strong>BOOK REVIEW—This is a book about what it really takes to be a successful racing driver in the era of modern technology. A firm right foot and and a disregard for consequences are evidently not not enough anymore. Author Neil Roberts is a racing design engineer and (by all accounts) a pretty damn fair SCCA open wheel racer. Doug Stokes reviews the book.
BOOK REVIEW—Here, and just in time for the 100th running of the 500-mile race on Memorial Day, is a wide, deep, funny, sad, trivial, triumphant and altogether absorbing collection of personal memories of the Indy 500. There are over 150 first-person reminiscences in this book, all different, but all connected by that iconic institution at the corner of 16th and Crawfordsville Road that the regulars simply refer to as, “The Speedway”. Doug Stokes reports.
There are books about Porsches, lots of them, I even have a few of them myself even though (luckily) I’m not a Porscheholic. Otherwise I would have to grind this book up in a Cusinart, soak it in some sort of Teutonic solvent like Schnapps, and mainline it like a skid row junkie. This book is all about a small company that takes Porsche AG’s most iconic model (the timeless 911) and then reimagines the spirit of this air-cooled classic.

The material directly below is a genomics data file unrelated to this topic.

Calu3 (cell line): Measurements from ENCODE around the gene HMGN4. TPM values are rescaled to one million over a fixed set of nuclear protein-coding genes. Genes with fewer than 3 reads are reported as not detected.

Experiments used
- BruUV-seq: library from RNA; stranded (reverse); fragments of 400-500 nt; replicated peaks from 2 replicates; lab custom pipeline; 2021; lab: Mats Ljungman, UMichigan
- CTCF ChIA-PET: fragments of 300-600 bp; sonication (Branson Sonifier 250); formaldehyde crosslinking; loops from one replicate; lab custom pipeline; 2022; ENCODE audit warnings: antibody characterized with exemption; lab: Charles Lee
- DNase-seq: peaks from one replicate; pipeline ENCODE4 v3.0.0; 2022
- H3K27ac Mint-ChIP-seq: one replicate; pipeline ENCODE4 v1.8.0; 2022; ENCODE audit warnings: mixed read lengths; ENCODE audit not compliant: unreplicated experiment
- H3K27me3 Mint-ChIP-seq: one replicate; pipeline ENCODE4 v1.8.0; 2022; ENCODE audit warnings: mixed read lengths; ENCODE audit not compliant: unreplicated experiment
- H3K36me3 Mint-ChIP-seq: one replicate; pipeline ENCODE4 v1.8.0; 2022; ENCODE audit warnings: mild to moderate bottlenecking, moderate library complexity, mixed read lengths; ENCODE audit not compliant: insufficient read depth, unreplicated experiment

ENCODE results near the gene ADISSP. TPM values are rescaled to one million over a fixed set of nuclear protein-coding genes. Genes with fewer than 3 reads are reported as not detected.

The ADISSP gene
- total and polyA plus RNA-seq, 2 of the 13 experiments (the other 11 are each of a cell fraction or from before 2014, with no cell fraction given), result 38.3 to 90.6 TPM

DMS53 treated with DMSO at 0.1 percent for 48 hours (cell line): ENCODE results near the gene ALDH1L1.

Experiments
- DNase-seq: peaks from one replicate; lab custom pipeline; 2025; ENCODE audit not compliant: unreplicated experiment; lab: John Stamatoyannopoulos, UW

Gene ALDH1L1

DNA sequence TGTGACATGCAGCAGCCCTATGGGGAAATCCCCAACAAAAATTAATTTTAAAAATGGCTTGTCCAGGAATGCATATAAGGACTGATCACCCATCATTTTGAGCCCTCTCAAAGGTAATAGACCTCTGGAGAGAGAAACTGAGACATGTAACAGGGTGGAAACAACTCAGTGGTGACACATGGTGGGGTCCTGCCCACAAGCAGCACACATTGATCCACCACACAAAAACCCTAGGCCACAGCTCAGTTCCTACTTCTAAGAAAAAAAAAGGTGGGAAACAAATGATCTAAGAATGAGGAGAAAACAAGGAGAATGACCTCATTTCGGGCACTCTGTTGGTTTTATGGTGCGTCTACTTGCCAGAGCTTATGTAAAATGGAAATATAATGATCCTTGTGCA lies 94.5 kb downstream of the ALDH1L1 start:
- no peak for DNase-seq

BOOK REVIEW – About six pages into this book, this reviewer felt an abiding, over-arching, almost un-controllable urge to cleverly rewrite the lyrics to the Rogers and Hammerstein classic: “How Do You Solve a Problem Like Maria” from “The Sound of Music”. I’m here to report that I’ve so far resisted that (what must be a rather horrifying thought for anyone reading this far) and will simply quote the last line of the song here: “…How do you hold a moonbeam in your hand?” How, indeed?
Ford’s GT40 is hardly without its chroniclers. Any racing vehicle this iconic, this successful, this recognizable, all but demands multiple views from a wide range of angles; and this beautiful new book, “FORD GT” for short, is surely one of the best of them. Here, the talented teaming of Preston Lerner (words) and Dave Friedman (photos and first person recollections) have joined forces to delve deeply into the saga of Ford’s most famous racing car. Doug Stokes reviews the book.